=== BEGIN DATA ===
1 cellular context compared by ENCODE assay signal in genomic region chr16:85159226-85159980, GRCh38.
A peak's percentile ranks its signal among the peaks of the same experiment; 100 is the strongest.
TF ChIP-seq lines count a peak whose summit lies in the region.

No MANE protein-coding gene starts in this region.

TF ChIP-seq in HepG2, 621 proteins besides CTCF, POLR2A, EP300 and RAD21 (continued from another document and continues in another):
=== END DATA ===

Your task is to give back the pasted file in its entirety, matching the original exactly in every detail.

1 cellular context compared by ENCODE assay signal in genomic region chr16:85159226-85159980, GRCh38.
A peak's percentile ranks its signal among the peaks of the same experiment; 100 is the strongest.
TF ChIP-seq lines count a peak whose summit lies in the region.

No MANE protein-coding gene starts in this region.

TF ChIP-seq in HepG2, 621 proteins besides CTCF, POLR2A, EP300 and RAD21 (continued from another document and continues in another):